RUTX: The small caps are struggling, more so than NASDAQ. Sold back to the trendline, undercut it again intraday managed to hold it on the close. Unlike the October test, not a quick test and rebound. It did hang around more in August and still held and bounced, but it is finding it hard to get traction off this level.
SOX: Gapped up off the 50 day EMA and moved through the trendline, but could not make that move stick. Still holding key support as NASDAQ and RUTX, looks a bit better than RUTX, but still in the same situation.
SP400: After bouncing up to the 50 day EMA Thursday, SP400 tried again to move through that resistance but faded modestly. Very modest fade indeed, but SP400 also did not test the trendline on the selling. Something of a bear flag below the 50 day resistance.
SP500: Holding the 11/2012 trendline, undercutting it slightly on the low, rebounding to hold at the close. Similar to RUTX, struggling to hold the line. Volume jumped as it sold, but also held support. That is not a bad indication, holding key levels on high volume as it suggests that buyers stepped in. Certainly they did, but hardly the end as volatility remains high day to day.
DJ30: Delving lower on the close but holding the July and September peaks on the low and cutting the losses modestly. Still looks heavy, just undercutting the December low on the Friday move.
Big Names: Good and not so good. GOOG gapped to a new all-time high, fought off some selling and recovered to the high. AMZN gapped and sold to next support. AAPL is still floundering above the 200 day SMA after its gap lower. NFLX moved to a new high.
Financial: JPM is weak below its 50 day EMA. BAC is decent, trying to hold the 20 day and bounce again. WFC is heading to its 50 day EMA.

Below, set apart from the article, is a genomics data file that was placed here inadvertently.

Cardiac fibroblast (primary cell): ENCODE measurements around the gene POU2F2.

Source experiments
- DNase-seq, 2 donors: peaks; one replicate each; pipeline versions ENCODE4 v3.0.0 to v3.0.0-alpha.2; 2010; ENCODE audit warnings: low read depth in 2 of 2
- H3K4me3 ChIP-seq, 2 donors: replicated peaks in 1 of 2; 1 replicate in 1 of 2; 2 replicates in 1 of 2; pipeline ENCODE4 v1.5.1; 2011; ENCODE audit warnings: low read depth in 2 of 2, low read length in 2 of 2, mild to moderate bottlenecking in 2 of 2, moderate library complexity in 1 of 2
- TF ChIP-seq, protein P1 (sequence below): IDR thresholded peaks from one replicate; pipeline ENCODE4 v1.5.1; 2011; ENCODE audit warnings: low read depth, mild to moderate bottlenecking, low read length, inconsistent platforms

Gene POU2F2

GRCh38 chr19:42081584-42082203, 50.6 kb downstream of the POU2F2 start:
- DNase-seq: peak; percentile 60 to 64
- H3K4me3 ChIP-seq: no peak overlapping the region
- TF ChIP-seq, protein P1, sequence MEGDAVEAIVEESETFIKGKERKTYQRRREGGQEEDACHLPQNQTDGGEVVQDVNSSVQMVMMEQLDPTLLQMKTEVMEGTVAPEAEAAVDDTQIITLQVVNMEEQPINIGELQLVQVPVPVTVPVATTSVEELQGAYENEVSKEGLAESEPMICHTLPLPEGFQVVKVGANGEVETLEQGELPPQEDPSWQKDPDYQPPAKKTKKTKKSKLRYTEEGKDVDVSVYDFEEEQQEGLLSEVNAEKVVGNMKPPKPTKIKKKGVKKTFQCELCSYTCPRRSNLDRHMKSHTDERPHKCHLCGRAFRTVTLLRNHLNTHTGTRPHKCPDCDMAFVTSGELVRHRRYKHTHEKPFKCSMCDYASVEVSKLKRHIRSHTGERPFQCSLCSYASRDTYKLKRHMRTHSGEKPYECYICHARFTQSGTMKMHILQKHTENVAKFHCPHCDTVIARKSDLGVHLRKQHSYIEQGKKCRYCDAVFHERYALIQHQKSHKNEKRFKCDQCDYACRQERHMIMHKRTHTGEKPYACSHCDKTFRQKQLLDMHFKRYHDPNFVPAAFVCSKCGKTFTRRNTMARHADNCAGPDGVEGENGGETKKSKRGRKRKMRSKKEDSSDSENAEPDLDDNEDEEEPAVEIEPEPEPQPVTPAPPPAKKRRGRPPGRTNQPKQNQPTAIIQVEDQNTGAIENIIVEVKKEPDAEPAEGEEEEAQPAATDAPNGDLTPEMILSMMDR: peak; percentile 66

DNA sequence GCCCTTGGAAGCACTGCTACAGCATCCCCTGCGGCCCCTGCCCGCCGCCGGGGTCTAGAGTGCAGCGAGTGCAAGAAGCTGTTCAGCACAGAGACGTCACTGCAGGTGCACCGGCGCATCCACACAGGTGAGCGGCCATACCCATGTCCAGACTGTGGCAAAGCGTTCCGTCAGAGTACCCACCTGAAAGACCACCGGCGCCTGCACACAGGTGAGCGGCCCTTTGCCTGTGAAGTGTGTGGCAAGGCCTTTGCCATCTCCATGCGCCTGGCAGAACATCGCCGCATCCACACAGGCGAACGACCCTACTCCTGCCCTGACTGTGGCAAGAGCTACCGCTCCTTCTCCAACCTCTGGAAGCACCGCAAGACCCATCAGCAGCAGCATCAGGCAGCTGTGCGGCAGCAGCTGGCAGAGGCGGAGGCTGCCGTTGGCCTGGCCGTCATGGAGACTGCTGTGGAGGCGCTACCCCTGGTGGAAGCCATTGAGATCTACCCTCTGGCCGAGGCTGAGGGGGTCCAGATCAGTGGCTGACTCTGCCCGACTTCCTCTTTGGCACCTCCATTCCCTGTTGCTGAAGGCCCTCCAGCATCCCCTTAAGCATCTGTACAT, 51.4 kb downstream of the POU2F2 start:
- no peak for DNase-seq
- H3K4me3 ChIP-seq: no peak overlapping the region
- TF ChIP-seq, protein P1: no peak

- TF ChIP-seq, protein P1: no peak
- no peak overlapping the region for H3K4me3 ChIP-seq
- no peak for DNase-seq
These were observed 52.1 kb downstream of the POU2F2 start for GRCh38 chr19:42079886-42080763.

Metals: Mixed bag, mostly lower. MTL way down. SID trying to find support at the 200 day SMA. STLD also trading around its 200 day SMA. AKS is actually decent, moving back up over the 50 day EMA on the week. FCX (copper) is similar to STLD, i.e. at the 200 day SMA all week long.
Machinery: CAT is surging toward 100. TEX fell to the 50 day EMA but held and is bouncing on big volume similar to CAT. CMI is at the 200 day SMA.
Biotechs: BIIB, GILD solid. CELG heading to the 200 day SMA for a new base after a long, long upside run. Smaller biotechs solid: XON, TKMR, PACB, INO.
Medical Equipment: Not bad. ELOS, STXS.
Internet: WWWW rising again. QIHU surging. VIPS trending higher. TWTR
Electronics: AEIS, MONT, SCTY, LEDS
VIX: 17.29; -0.06
VXN: 18.65; -0.04
VXO: 15.78; -0.8
Put/Call Ratio (CBOE): 0.83; -0.14
Bulls and Bears:
Bulls fade to 53.1, tumbling through the prior week's 57.6 and the 56.1 from the week before that. A bit of selling pushing the bulls down as you would expect. As noted before, the 60+ reading was extreme and logged a peak that should result in some selling as seen the past week.
Bears at 15.3 remain steady in the low 15 range for another week in its 5 week lateral move. (15.1 last week, 15.3 before that). Unable to push higher after bouncing up from 14.